Incognito

“Excuse me, ma’am,” the attendant says, averting his eyes. He reaches awkwardly for my mother’s elbow, then points down the hall. “This way.”

Mother looks dimly perplexed, as if trying to remember what she’s forgotten. Perhaps where she misplaced her purse or some other item indispensable to functioning outside the house? She does not notice that everything about her person is, as always, intact: muted paisley suit with matching hat and bag, sensible but stylish heels — no sling-backs for Mrs. Anderson — and short, fixed coiffure. She turns slowly in the attendant’s direction, an index finger lingering on her coral lips as if deep in thought and about to point out the result of her deliberation.

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The Perpendicularity of Horatio Caine

David Caruso as Horatio Caine on CSI: Miami

Horatio. Light of my life, fire of my loins. My sin, my soul. Hor-a-tio.

You know how some people say everything happens for a reason? I think they’re right. And anyway, if this is wrong, I don’t want to be right. If this is a dream, don’t wake me. I am guilty, guilty, guilty, but I don’t care! I have begun watching reruns of CSI: Miami.

Horatio. Steps into the frame. Perpendicular.

It wasn’t long into my first episode of CSI: Miami that the perpendicularity of Horatio Caine announced itself to me. Subtle, at first. Tucked discretely beneath the cool paradoxically radiating heat. Insouciant pauses nevertheless throbbing between liquid phrases. Hypnotic repetitions of people’s names, people’s names, people’s names, pitched just low enough so you have to lean in to hear. But there’s more.

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The Examined Life, Public Service, and Philosophy in the Community College

In Plato’s Apology, Socrates declares himself “a sort of gadfly” to Athens, constantly stinging it, ‘stirring it to life.’ Among other things, he is concerned with the idea that Athens’ survival depends upon the quality of its citizenry. That quality is determined by each individual’s continual self-examination, that is, reflection on what makes a good life and how to live it. This is no easy task. Just what is the method whereby one examines one’s life, and just how one recognizes what the good is, requires an investment of time and effort that many people find insupportable.

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Only a Nobody Walks in L.A.

I live on 17th Street.

Before dawn on any weekday morning, my street awakens. Bedroom windows in the apartment next door open onto my driveway. Showers start, people cough. Someone sings in Spanish, a radio is tuned to classic rock. Minutes later, a guy walks to his car, lunch box in hand. A mother stops briefly to tie her small daughter’s shoelaces before hurrying on to school.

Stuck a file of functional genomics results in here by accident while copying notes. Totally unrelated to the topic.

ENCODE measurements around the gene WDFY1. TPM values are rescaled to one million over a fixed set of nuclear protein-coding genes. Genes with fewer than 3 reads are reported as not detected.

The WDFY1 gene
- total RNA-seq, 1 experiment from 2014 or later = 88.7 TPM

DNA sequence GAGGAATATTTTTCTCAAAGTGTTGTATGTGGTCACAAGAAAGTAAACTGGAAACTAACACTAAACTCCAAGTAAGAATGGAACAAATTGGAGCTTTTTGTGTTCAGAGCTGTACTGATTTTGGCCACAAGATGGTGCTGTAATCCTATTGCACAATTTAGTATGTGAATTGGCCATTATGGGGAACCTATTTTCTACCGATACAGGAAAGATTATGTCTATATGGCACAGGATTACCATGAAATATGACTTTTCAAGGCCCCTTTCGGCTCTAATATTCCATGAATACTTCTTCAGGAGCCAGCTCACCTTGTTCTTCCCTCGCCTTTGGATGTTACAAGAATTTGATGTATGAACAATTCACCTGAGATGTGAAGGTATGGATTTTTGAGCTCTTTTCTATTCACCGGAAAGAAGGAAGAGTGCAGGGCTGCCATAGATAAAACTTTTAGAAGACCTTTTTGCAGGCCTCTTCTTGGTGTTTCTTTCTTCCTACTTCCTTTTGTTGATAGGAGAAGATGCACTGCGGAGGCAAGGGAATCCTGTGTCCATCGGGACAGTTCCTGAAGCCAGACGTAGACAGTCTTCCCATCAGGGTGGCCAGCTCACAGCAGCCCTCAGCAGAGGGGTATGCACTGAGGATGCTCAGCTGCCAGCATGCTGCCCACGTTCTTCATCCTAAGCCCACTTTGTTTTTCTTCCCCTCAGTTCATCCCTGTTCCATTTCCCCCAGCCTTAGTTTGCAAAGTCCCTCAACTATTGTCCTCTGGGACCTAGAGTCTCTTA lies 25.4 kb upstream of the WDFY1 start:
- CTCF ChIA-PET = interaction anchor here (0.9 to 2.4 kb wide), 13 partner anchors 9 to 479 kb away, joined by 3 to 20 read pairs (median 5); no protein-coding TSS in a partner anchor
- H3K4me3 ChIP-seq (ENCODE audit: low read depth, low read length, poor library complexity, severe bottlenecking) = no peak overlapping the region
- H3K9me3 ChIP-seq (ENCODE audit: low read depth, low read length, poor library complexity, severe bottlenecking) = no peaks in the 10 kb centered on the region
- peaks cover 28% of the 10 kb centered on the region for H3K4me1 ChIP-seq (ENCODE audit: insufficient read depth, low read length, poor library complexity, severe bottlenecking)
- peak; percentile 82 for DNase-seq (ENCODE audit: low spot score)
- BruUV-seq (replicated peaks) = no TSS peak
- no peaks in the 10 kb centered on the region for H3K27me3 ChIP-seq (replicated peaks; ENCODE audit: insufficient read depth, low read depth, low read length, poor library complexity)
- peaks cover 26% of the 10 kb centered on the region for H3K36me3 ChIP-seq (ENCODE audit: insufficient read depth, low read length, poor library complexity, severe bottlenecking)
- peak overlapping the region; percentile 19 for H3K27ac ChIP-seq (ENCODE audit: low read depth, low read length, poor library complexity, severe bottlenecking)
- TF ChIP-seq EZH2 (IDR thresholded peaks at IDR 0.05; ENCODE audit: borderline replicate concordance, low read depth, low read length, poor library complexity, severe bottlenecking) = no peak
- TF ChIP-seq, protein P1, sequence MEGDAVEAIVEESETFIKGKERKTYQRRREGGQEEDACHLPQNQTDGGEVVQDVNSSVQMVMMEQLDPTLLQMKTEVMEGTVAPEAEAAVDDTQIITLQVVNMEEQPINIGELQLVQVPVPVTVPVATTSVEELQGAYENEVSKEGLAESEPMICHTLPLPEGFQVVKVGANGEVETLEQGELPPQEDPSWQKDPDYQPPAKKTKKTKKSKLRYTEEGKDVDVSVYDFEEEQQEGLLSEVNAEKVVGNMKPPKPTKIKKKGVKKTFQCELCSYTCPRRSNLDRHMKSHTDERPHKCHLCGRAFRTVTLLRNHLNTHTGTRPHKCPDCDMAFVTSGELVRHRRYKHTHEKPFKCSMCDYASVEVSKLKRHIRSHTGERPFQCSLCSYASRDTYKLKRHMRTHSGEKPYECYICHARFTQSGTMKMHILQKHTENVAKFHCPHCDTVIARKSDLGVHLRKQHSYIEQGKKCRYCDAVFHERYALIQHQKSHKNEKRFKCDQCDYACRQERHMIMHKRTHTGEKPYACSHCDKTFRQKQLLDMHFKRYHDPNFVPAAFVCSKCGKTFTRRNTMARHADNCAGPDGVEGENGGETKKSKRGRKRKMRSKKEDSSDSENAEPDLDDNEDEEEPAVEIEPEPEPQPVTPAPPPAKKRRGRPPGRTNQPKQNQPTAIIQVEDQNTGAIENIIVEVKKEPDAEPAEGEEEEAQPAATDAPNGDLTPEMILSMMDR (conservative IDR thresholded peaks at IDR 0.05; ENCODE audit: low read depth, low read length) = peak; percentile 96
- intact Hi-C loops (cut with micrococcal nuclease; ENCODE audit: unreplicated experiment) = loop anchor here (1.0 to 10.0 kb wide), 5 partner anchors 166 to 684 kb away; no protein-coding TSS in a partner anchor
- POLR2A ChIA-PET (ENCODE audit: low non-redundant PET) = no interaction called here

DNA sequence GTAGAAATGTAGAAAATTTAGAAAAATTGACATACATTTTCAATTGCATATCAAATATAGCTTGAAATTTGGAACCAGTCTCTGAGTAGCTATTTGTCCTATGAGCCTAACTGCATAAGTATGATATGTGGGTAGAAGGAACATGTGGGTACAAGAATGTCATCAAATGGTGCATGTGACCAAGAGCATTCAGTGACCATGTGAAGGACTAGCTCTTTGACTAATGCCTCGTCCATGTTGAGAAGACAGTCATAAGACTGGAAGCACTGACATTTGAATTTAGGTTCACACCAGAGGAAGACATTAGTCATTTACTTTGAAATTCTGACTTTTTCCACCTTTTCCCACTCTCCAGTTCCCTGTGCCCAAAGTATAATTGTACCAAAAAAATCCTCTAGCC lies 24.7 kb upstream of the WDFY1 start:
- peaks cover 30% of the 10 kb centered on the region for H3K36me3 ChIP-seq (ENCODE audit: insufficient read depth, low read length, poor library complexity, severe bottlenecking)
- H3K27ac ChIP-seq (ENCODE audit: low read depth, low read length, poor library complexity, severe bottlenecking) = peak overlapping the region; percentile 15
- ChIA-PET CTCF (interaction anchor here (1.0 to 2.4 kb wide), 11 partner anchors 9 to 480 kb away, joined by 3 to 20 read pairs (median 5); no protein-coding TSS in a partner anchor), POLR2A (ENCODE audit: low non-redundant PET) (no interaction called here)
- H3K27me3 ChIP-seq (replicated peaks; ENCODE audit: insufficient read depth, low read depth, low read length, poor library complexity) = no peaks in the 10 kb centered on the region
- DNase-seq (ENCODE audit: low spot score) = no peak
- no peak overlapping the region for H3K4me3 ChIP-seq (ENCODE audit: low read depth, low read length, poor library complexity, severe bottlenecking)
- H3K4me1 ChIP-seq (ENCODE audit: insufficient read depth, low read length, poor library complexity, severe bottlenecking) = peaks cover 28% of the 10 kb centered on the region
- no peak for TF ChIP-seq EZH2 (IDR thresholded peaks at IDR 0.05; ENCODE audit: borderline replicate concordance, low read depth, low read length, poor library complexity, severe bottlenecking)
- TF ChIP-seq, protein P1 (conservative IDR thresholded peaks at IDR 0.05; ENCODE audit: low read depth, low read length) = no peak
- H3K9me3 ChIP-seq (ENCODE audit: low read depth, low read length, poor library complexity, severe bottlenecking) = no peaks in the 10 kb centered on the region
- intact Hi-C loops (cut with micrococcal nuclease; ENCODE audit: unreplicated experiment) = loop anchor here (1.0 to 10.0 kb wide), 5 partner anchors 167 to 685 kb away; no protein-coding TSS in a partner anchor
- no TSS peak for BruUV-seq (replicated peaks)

I grew up in Malibu.

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A Primer on Critical Thinking: A Response to Richard F. Miniter’s “The Great Critical Thinking Dodge”

About a month ago, I landed on a site called American Thinker. I noticed “critical thinking” in the title of an essay by investigative journalist, Richard F. Miniter: “The Great Critical Thinking Dodge”. Because I routinely conduct critical thinking courses in my discipline, my curiosity was piqued. I was disappointed, however, that the essay was more a superficial political attack than a genuine engagement with an interesting topic: critical thinking and the politics of education.

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The Life of Her Mind: How Tammy Ruggles Sees the World

“I am an artist first,” Tammy Ruggles declares. “I am also a legally blind artist.” The soft patter of her accent belies a steely determination she developed growing up in the rural South.

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Temple Grandin: Innovator and Advocate

It was the only place where she felt calmer, and she had created it for herself. Temple Grandin was just fifteen-years old when she designed and built the “squeeze machine,” or “hug box,” and she’s been using her extraordinary mind to innovate ever since.

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Donald Trump: BS-er Extraordinaire

 

You can fool all the people some of the time and some of the people all the time, but you cannot fool all the people all the time. — Abraham Lincoln

Some people believe that politicians attempt the ultimate fool: all of the people all of the time. Consequently, many observers find politics, and especially political campaigns, to be distasteful at best, and morally offensive at worst. Candidates, it is believed, will say anything to get elected, will engage in ruthless practices to win votes.

Of course, political “dirty tricks” and manipulative rhetoric disguised as argument are nothing new. That’s because they’re effective, inviting you to check your thinking skills at the door. The current master of this technique is the man who ‘has the best words,’ Donald J. Trump:

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